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(P.) --- Miscellaneous Handicrafts.-Continued.
(Q.)— Miscellaneous Employments.---Continued. Merchants' and Manufacturers'
Salaries in 1859
£ Salesmen and Buyers... from 100 @ 1,500 per annum, Cashiers
80 800 Book Keepers and Clerks
THE ELECTRIC TELEGRAPH.
BY MR. SAMUEL PERCY. Superintendent of the British and Magnetic Telegraph Company,
[Abstract of a Lecture delivered in the Friends' Institute,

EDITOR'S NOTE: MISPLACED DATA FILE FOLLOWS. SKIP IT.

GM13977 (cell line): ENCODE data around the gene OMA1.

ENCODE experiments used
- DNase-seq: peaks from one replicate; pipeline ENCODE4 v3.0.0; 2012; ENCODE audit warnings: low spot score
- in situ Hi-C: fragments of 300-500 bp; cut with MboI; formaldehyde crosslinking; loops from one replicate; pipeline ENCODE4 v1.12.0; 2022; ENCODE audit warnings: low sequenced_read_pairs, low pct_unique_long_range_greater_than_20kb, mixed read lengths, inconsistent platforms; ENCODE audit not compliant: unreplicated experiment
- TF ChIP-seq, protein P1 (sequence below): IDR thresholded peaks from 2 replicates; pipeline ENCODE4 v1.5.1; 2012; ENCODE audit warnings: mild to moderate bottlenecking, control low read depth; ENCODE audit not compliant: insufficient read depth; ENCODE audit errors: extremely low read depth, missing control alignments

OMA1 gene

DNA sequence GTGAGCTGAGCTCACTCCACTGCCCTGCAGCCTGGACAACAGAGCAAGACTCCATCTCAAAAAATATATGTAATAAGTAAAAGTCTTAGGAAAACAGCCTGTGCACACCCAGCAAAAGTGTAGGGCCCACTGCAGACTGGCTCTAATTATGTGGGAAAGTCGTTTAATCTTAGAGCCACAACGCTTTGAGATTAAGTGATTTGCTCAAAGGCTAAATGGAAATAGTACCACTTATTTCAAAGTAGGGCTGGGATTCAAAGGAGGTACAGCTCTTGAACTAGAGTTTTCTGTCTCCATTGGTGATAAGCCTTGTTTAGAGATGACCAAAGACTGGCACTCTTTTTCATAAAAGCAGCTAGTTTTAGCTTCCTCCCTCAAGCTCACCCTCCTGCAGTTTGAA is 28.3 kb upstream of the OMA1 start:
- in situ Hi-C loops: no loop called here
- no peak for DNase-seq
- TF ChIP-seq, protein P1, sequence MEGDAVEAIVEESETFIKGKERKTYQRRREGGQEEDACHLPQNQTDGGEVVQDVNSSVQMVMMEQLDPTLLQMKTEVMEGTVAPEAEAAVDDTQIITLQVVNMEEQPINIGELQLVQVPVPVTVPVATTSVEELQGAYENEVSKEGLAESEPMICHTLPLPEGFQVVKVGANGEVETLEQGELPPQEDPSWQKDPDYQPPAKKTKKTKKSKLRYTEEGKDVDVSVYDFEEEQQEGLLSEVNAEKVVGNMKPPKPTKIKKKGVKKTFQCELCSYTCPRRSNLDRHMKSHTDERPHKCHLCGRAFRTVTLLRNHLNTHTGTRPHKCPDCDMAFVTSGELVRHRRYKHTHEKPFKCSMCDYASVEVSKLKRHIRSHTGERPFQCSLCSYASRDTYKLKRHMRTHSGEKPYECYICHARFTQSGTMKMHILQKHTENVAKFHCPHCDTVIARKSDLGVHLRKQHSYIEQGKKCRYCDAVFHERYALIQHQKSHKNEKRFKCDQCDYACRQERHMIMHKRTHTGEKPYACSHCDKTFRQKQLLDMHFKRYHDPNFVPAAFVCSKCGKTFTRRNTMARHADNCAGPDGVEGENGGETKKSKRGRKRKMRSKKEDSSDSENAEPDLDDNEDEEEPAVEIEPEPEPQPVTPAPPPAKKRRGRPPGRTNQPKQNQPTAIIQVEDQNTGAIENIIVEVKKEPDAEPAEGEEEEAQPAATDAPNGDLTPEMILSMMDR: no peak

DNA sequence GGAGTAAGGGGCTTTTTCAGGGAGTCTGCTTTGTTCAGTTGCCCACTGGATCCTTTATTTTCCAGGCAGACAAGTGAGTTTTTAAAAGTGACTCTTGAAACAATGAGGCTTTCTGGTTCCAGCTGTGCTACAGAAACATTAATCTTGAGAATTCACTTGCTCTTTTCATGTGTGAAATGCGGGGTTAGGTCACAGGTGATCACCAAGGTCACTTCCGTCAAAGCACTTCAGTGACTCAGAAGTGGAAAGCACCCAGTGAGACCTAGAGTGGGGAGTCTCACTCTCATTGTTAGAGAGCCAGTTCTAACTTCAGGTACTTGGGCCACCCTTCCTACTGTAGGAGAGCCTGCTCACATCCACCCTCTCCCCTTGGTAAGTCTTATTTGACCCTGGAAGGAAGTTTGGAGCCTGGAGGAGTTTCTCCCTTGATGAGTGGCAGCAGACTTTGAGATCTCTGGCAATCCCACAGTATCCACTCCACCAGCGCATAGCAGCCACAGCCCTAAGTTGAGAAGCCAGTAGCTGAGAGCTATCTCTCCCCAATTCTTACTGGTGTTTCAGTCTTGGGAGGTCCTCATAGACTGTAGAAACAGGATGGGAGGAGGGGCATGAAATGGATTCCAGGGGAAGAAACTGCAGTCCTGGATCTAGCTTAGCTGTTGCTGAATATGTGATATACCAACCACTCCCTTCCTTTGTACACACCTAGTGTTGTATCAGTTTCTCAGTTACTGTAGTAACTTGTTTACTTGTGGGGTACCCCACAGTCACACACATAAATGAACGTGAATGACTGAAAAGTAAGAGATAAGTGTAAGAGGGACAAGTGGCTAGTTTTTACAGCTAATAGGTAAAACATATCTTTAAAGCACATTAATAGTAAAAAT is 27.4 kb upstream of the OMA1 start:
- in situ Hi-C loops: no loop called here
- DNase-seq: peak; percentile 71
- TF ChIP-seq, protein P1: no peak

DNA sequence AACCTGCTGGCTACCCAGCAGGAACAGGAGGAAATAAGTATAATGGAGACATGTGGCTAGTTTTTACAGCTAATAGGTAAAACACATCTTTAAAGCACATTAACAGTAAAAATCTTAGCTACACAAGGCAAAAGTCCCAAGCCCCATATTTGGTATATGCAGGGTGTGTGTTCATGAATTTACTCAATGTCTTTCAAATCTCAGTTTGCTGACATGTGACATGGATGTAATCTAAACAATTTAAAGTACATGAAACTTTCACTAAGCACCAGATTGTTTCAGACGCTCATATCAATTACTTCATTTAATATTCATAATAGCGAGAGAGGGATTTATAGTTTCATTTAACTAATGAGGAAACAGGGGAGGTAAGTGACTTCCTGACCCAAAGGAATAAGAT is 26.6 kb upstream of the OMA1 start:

Manchester.] THE Lecturer commenced by describing the modes of telegraphing at the earliest date, which consisted of bells, speaking trumpets, flags, mirrors, and beacon fires. The latter mode was used as late as the peninsular war, to telegraph the news of victory or defeat from one part of the kingdom to the other. Beacon fires were abandoned when the semaphore or aerial telegraph was invented. Amontons, a Frenchman, appears to have been the first to render a semaphore telegraph available for practical purposes; the secret consisted by placing, in several consecutive stations, persons who, by means of telescopes, having perceived certain signals at the preceding station transmitted them to the next, and so on in succession, and these signals indicated so many letters of the alphabet to form the telegraph code; but as he could not prevail on the government of France to patronise his invention, it was never practically adopted. A host of inventors followed,-Marcel, Linquet, Dupius, Bergstrasser, and others, the whole of whose inventions appear to have shared the fate of Amontons'. At last Claude Chappe, a young man at Angers, constructed an apparatus, a post with a revolving beam and circulatory arms, with which he conveyed signals from one place to another with great rapidity. This system was adopted by the French Government about 1794, and was very extensively used up to the time it was superseded by the electric telegraph. The lecturer then